The landscape architecture of Melbourne’s Docklands suburb contains some serious flaws. The seaside suburb holds immense geographical potential but remains largely a ghost town. Is it too late to salvage what should be a bustling waterfront community?
In his book Making Landscape Architecture in Australia, Dr Andrew Saniga says much work remains to be done in the Docklands area. He says now is the time to make the changes, but also suggests patience.
“It takes time for places to evolve and take on a life of their own,” he says.
Where Docklands Went Wrong
There were great plans to reinvent Docklands to coincide with Melbourne’s bid to host the 1996 Olympic Games. Even after a disappointing unsuccessful bid, planing was set to go ahead.
Nearly 20 years on, however, the suburb remains a quiet, soulless expanse of high-rise residences blocking much of the waterfront views.
The original plan intended to drum up public interest across the entire 150 hectares.
The authors of the plan would be shocked to see side-by-side towering residential buildings in lieu of what had been planned, namely buildings of moderate height that would not dominate the landscape. The grid pattern of low to medium height buildings with mixed uses and an emphasis on getting rid of traffic never eventuated.
One of the creators of Melbourne’s laneway culture, Danish urban designer Jan Gehl, recently offered a dismal opinion of the area.
“My interest is ‘cities for people’ and not ‘cities that make traffic happy,'” he said. “The residential tower is the lazy architect’s answer to density.”
RMIT professor Michael Buxton says the area has fundamental structural problems.
“They threw out any role for government and made it wide open for business,” he says. “The developers have done what they like until now. We hope that will be reined in a bit.”
Buxton feels the opportunity to create what could have been one of Australia’s best suburbs has been wasted.
Melbourne University chair of architecture and urban design Kim Dovey says with the previous developments there was a lot of free market ideology and things were “not done in the public interest.”
Not everyone views Docklands as a permanent failure, however.
Buxton himself sees the possibility of a much brighter future.
“Cities everywhere are replete with places that have had monumental stuff-ups at their genesis and yet urban life somehow finds a way and adapts,” he says.
Places Victoria CEO Peter Seamer defends the precinct, saying it is “a work in progress and is only at the halfway mark of development.”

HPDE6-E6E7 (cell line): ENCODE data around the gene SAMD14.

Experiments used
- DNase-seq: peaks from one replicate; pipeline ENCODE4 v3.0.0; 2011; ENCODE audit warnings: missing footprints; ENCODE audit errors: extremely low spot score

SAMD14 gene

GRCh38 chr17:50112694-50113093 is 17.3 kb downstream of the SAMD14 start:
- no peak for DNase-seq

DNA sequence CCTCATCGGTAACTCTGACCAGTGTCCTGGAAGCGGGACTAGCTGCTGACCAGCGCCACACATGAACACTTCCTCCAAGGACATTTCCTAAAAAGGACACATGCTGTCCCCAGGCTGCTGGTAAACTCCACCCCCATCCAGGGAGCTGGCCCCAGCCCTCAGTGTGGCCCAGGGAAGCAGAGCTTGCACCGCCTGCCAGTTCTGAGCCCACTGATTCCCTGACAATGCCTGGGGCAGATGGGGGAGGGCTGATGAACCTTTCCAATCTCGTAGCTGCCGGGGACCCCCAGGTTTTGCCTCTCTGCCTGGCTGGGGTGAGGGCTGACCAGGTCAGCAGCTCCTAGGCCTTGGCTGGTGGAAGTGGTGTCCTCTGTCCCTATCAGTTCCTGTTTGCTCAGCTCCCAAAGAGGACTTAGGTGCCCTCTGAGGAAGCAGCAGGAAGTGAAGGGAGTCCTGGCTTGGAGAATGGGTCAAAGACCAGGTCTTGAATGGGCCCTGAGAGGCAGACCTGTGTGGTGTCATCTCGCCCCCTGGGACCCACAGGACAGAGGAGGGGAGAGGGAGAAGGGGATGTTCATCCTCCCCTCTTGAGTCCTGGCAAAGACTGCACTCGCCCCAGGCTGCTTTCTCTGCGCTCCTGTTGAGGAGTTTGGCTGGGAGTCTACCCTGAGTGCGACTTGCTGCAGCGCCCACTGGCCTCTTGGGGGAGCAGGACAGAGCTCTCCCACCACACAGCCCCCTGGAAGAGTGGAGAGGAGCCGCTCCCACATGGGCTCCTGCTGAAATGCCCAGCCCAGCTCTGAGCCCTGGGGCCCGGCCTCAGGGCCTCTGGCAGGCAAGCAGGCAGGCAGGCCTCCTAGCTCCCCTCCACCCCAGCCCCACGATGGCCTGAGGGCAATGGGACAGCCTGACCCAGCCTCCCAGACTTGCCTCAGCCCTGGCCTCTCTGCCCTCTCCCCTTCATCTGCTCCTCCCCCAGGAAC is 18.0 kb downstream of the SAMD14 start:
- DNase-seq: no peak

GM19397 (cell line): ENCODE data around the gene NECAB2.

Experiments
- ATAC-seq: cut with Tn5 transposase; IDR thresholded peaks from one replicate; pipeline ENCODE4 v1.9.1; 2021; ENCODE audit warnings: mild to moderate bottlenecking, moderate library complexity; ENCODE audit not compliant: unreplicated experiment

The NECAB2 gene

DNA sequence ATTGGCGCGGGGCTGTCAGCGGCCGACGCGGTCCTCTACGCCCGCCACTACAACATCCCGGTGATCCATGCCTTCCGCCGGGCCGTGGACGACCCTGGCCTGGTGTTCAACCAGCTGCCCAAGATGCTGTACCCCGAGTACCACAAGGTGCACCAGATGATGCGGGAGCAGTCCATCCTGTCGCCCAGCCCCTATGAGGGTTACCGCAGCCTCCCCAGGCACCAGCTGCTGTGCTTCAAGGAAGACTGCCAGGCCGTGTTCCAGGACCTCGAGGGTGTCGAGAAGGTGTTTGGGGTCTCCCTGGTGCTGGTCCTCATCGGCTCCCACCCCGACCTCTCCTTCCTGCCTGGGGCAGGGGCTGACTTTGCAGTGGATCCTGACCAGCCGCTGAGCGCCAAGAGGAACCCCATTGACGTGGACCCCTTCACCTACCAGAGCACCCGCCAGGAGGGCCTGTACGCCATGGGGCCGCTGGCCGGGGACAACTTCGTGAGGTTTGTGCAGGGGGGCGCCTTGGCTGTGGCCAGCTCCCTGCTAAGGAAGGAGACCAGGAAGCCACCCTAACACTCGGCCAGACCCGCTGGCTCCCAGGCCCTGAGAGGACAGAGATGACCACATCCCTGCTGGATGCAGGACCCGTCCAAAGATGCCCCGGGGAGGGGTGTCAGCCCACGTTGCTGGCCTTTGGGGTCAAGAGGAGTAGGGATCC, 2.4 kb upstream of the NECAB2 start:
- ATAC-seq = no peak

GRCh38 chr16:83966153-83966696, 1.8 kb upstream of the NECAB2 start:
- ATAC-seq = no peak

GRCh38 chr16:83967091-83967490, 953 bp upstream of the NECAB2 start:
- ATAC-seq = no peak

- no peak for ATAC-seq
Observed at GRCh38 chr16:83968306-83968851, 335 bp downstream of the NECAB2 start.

That future potential can be seen in Dockland Spaces’ initiative to revitalise the area through short-term, rent-free leases in the empty retail space of Docklands’ Waterfront Piazza.
Run by Renew Australia, six participants have accepted the offer of free rental space and have moved into Docklands.
The initiative plans to bring some culture into the area, providing stimulating things to see and do below and in between the towering residential buildings.
“Between those spaces is where cities happen,” says Lord Mayor Robert Doyle.
Destination Docklands says public art in the area has contributed to a strong sense of identity for Docklands. The area has 36 artworks by established and emerging Australian artists built into the landscape architecture.
Director of planning Rob Adams says central Melbourne faced many of the same criticisms 30 years ago that currently plague the Docklands area. This was solved through art and culture by creating Melbourne’s famous laneways.
Adams says this decade is the time to restore Docklands’ lost waterfront by thinking about uses for the area, such as a fish market or sailing ships that pick up and drop off in Docklands.
“One of the options would be to unpack and rebuild some of the city’s heritage freight sheds, now in storage, and place them at strategic points along the Esplanade, where they could create openings for markets and spontaneous activities,” he adds.
Successful Landscape Architecture of a Suburb
Saniga says besides design, landscapes are a product of community, politics, planning and idiosyncratic forces.
“They satisfy needs for a sense of beauty, for contact with nature, and other requirements intrinsic to social and cultural life,” he notes.
In a growing city such as Melbourne, Saniga says challenges arise around providing good living environments, careful planning of water use, quality open space, flexible spaces, and rooftop gardens.
“Landscape architecture is not only about green spaces, but includes all kinds of landscapes,” he says.
A testament to the challenges that lie ahead for Docklands, Saniga says one of the great challenges lies in preserving landscape without turning Docklands into a sterile environment.
Melbourne City Council and the urban renewal authority Places Victoria share responsibility for Docklands. The authority manages the project while the council supplies municipal services and will likely take over the suburb eventually.
As architects and urban planners aim to add some culture to an area that once was seen as holding such great potential, one can only hope the days when the region was home to nothing but soaring residential towers is over and that public interest takes its rightful place at the top of the list.